In a preferred embodiment of the present invention, the aperture is one of a plurality of equally sized apertures in a row extending along the mounting portion of the deployment structure. The retainer sleeve is one of a row of equally sized sleeves projecting from a retainer strip. The sleeves extend from the strip to the canister through the apertures in the deployment structure. The fastener is one of a plurality of rivets, each of which has a grip extending from an inner side of the retainer frame to an outer end of a retainer sleeve.
The foregoing and other features of the present invention will become apparent to one skilled in the art upon reading the following description with reference to the accompanying drawings, wherein:
FIG. 1 is an exploded isometric view of parts of an air bag module comprising a preferred embodiment of the present invention; and
FIG. 2 is an enlarged, partly sectional view of interconnected parts of the module.
An air bag module 10 comprising a preferred embodiment of the present invention comprises a plurality of parts which are shown in FIG. 1. These include an air bag 12 (shown schematically), an inflator 14, and a reaction canister 16 for containing the air bag 12 and the inflator 14. The parts of the module 10 further include a deployment structure 18, as well as a pair of retainer structures 20 and 22 with fasteners 24. When the inflator 14 and the air bag 12 are received in the canister 16, the deployment structure 18 is received over the air bag 12. The retainer structures 20 and 22 and the fasteners 24 are then used to fasten the air bag 12 and the deployment structure 18 to the canister 16.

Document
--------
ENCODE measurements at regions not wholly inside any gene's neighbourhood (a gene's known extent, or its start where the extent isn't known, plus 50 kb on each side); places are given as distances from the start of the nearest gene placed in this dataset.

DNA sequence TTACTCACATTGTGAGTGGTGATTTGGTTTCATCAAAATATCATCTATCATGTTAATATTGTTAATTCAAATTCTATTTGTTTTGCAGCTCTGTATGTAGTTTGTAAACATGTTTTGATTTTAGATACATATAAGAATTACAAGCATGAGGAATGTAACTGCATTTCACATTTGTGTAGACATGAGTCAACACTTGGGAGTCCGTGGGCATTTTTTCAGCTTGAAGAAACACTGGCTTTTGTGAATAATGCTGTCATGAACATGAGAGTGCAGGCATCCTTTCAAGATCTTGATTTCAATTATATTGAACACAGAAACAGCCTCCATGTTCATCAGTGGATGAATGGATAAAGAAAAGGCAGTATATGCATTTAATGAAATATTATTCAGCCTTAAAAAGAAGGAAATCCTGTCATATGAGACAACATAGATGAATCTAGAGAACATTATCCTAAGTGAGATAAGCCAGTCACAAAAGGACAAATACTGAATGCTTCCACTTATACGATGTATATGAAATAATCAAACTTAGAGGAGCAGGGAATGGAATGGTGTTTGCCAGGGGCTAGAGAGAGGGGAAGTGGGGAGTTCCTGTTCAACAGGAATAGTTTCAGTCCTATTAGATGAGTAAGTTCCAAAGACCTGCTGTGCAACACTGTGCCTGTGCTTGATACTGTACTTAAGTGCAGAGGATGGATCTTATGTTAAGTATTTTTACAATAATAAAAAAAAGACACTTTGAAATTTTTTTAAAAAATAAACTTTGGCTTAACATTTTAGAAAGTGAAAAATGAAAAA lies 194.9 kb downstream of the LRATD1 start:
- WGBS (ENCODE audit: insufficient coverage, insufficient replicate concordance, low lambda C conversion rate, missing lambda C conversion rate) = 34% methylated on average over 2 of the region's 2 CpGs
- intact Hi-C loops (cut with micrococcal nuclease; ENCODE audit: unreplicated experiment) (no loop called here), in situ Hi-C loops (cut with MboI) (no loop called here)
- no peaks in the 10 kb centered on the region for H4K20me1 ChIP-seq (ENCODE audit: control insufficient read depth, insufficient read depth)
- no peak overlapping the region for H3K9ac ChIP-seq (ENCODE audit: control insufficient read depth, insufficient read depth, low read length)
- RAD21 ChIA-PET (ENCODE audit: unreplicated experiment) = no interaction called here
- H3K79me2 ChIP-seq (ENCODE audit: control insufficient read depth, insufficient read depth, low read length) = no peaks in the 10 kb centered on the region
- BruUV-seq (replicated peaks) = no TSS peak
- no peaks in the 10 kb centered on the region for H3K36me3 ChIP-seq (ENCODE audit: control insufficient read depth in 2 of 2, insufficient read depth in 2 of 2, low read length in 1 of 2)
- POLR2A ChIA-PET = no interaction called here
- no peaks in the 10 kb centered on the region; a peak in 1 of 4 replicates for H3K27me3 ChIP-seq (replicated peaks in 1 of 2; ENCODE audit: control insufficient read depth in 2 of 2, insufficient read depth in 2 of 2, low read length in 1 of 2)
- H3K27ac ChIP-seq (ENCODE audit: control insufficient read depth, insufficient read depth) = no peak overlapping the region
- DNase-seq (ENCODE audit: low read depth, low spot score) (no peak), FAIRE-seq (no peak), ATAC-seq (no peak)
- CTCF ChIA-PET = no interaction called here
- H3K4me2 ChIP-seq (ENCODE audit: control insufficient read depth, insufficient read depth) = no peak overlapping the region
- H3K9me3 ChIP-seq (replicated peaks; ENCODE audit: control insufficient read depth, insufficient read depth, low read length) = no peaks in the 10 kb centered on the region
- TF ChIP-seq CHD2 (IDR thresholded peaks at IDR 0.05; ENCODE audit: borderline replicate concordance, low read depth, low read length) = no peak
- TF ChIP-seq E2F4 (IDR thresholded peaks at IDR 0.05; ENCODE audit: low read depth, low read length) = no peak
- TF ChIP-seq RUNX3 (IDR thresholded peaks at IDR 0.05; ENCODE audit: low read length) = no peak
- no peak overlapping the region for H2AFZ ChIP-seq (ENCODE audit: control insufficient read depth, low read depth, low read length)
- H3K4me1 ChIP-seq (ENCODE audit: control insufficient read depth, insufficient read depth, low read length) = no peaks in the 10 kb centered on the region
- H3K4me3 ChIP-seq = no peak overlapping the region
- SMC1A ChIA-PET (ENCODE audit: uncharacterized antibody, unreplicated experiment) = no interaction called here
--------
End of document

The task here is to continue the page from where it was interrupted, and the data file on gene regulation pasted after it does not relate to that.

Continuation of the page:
The inflator 14 comprises a source of inflation fluid for inflating the air bag 12. The inflator 14 may thus contain ignitable gas generating material for generating a large volume of inflation gas. The inflator 14 may alternatively contain a stored quantity of pressurized inflation fluid, or a combination of pressurized inflation fluid and ignitable material for heating the inflation fluid. As known in the art, the inflator 14 is a cylindrical part with a longitudinal central axis 29. An outlet manifold 30 at one end of the inflator 14 has a circumferentially extending array of inflation fluid outlet openings 32. A peripheral mounting flange 34 projects radially from the manifold 30. A screw-threaded mounting stud 36 projects axially from the opposite end of the inflator 14.
The canister 16 is a trough-shaped part with a pair of opposite side walls 40 and 42 and a pair of opposite end walls 44 and 46. These walls 40-46 of the canister 16 define a generally rectangular deployment opening 48 extending fully along the length and across the width of the canister 16. A plurality of mounting brackets 50, two of which are shown in FIG. 1, are used to mount the canister 16 on a structural portion of a vehicle part such as, for example, a vehicle instrument panel.